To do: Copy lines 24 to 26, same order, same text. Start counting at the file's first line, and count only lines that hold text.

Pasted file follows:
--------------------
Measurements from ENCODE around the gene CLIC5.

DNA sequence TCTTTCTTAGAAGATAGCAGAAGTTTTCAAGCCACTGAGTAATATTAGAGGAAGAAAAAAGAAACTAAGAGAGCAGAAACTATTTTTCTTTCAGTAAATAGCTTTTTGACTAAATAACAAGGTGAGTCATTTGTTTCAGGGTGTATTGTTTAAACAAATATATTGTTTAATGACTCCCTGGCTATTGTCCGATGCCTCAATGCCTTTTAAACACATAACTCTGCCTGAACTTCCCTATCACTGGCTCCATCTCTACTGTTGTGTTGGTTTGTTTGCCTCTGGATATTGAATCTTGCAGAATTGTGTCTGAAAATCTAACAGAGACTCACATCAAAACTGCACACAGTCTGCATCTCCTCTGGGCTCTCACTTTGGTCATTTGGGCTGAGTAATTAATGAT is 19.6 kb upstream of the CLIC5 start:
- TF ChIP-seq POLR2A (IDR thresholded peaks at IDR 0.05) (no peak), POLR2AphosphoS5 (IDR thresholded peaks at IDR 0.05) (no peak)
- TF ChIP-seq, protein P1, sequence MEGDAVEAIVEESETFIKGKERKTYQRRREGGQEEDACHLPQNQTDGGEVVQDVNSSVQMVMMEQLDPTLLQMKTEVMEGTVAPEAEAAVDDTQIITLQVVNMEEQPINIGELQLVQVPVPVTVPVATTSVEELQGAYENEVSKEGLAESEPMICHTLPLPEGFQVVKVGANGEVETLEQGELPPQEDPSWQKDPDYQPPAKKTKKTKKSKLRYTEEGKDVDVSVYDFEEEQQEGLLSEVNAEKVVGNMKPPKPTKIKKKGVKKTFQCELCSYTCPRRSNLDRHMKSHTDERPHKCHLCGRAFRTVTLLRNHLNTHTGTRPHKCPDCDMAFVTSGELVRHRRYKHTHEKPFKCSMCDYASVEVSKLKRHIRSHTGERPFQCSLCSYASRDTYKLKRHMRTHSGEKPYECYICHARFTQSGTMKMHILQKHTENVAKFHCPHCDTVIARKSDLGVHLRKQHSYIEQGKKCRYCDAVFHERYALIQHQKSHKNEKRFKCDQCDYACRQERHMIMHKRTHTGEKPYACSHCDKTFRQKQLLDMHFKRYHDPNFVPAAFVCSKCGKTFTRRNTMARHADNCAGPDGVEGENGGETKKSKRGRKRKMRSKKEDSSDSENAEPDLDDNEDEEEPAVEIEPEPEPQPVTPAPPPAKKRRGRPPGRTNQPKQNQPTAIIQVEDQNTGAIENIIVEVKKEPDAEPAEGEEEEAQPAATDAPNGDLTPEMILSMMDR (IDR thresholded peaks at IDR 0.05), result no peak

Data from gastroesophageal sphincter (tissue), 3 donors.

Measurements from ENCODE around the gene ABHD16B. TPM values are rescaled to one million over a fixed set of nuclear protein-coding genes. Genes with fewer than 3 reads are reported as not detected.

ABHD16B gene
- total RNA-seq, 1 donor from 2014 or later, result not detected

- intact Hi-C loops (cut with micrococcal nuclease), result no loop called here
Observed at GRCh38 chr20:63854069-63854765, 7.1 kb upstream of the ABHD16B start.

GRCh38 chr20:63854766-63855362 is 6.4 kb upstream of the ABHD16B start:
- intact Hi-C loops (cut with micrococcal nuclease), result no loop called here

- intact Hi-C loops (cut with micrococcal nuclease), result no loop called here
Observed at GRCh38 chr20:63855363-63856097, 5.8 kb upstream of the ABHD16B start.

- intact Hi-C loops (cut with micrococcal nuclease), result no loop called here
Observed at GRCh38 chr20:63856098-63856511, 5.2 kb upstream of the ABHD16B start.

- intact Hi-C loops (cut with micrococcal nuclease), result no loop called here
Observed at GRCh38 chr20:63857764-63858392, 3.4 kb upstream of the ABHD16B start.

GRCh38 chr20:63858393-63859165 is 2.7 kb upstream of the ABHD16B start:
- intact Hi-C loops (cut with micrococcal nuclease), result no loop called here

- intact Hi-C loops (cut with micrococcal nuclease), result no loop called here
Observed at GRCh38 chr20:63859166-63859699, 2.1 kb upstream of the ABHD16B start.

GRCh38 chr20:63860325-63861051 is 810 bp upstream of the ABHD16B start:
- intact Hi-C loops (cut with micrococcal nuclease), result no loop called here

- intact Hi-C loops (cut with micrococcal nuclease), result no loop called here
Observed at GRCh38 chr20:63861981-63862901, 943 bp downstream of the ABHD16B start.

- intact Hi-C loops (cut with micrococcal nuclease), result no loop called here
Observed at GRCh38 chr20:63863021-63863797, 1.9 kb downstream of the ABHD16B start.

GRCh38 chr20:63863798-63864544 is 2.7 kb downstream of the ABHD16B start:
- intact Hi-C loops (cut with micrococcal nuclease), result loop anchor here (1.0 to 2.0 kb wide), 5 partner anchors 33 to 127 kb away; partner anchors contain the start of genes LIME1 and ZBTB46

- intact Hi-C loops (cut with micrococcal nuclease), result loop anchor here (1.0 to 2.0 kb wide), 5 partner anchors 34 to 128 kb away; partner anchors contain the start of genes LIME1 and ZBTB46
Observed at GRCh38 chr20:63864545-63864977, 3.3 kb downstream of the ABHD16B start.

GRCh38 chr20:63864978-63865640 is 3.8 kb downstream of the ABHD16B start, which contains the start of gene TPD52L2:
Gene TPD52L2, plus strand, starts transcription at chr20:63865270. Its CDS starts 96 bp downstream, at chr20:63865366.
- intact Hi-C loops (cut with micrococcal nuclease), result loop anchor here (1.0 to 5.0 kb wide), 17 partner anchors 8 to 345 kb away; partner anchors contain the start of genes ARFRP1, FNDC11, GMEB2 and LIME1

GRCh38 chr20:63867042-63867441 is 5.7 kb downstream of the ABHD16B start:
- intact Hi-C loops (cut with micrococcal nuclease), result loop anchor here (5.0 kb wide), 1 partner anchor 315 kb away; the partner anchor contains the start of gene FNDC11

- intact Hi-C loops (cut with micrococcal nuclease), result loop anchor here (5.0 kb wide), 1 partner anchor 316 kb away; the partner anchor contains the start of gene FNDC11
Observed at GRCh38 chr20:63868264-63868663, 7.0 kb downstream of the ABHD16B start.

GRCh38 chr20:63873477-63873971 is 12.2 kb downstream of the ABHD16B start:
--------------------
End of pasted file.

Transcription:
- intact Hi-C loops (cut with micrococcal nuclease), result no loop called here

- intact Hi-C loops (cut with micrococcal nuclease), result no loop called here
Observed at GRCh38 chr20:63861981-63862901, 943 bp downstream of the ABHD16B start.